Data transfer cost - How to make sure the traffic between two ecs task stay private?


Hello all!

I am currently running two ECS services: an API and a Web App. The API needs to be accessed by remote hosts as well as the Web App. In an effort to optimize my data transfer costs, I want to keep traffic between the Web App and API private, without having to traverse a NAT Gateway and thus incur additional charges.

I thought of two options to solve this problem, but I'm not sure the first option guarantees that traffic remains private.

Option1: Without private ALB

Option 2: With private ALB

Is the internal ALB needed in my case and ss this a good practice to have a "double setup" for both private and public routing?

Thank's in advance,

2 Answers
Accepted Answer

If the communication is within a service, it is possible to use "service discovery" to communicate without going through the public Internet.

Also, a few thoughts on the two options you are proposing.
Option 1 requires a NAT Gateway.
The reason for this is that ALB is created using internet facing, so even if it is registered in the private host zone, the IP address will use the global IP.
Therefore, a NAT Gateway is required for communication.

NAT Gateway is not required for option 2.
The IP address used is a private IP, as it communicates to the internal ALB.
In other words, NAT Gateway is not necessary because the communication is within the VPC.

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answered a year ago
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reviewed a month ago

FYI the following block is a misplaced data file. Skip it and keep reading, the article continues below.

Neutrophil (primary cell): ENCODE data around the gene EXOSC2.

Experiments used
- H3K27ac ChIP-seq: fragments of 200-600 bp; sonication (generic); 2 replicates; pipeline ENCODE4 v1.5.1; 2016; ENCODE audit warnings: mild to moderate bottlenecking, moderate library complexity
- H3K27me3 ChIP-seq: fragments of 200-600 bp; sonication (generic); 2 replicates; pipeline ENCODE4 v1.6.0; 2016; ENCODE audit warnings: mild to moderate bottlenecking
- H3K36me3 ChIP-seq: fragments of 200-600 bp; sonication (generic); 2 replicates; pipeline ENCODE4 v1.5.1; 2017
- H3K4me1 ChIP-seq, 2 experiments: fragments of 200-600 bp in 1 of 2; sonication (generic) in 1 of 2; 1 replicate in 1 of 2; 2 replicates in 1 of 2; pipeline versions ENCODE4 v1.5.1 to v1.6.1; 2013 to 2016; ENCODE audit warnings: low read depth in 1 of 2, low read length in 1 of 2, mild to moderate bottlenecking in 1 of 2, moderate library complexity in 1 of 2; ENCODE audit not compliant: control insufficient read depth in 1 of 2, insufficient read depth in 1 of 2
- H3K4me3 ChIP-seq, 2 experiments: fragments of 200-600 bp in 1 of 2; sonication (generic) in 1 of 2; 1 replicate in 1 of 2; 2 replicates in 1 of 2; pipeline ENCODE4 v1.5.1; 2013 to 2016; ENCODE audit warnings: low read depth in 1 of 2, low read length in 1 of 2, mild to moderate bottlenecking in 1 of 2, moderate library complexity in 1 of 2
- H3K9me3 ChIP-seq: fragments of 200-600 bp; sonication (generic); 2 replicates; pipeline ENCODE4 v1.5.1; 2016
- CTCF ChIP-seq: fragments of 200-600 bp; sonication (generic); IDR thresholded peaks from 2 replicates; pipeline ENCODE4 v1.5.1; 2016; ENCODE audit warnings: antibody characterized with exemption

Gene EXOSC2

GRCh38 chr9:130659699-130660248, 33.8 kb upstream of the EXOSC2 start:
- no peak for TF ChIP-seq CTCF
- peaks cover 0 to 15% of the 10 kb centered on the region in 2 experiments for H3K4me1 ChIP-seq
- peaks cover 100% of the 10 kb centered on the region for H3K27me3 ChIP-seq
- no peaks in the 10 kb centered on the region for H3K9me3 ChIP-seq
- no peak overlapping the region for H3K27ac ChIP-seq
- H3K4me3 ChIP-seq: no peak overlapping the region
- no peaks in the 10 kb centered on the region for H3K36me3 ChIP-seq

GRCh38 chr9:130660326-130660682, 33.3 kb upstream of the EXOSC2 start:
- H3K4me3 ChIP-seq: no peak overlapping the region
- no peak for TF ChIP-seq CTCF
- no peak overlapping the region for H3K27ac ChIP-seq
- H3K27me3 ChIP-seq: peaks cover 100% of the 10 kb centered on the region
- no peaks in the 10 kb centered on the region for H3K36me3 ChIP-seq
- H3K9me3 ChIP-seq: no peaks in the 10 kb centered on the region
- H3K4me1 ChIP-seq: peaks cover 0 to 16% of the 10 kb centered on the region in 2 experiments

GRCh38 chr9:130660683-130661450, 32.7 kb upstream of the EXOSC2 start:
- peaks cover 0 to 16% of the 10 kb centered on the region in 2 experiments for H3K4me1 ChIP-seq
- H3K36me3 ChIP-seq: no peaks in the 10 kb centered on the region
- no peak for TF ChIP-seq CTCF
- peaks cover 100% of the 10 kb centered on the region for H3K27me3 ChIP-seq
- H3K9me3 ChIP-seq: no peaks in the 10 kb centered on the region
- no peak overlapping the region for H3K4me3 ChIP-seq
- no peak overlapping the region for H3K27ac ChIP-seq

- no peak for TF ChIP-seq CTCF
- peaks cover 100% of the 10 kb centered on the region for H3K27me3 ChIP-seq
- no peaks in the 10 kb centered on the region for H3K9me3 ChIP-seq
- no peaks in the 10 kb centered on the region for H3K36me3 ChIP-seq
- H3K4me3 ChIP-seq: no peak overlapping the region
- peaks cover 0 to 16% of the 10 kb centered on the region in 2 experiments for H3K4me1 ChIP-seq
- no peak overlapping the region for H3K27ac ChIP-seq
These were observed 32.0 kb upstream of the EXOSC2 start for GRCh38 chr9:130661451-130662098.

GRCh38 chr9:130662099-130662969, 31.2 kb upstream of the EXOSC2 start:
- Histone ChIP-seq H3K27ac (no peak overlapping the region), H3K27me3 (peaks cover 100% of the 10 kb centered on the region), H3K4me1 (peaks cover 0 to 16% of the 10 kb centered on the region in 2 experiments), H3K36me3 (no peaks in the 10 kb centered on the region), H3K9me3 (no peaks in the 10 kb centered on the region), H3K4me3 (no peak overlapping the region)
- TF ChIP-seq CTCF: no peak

profile pictureAWS
reviewed 10 months ago
  • Hello, Thank you for your detailed response. I will have a look at service discovery.


Hi, why don't you just go directly between ECS Service API and ECS Web App on the private subnet in which both reside ?
That's straightforward and very efficient cost-wise. Best, Didier

profile pictureAWS
answered a year ago
  • Hi, thank you for your response.

    Both services consist of multiple tasks, replicated across various AZ to ensure high availability. As per my understanding, a load balancer is required to distribute the requests evenly among all these tasks.

    Are there any other solutions I might not be aware of?

  • No, you're right a load balancer is best for traffic coming from the outside. But, I was suggesting a different architecture for the internal traffic: a tight coupling between a pair of containers (Service API,Service WebApp) : the WebApp container would declare itself healthy only when its pair is healthy (he'd use the health check of the corresponding + his own to announce healthy or not).

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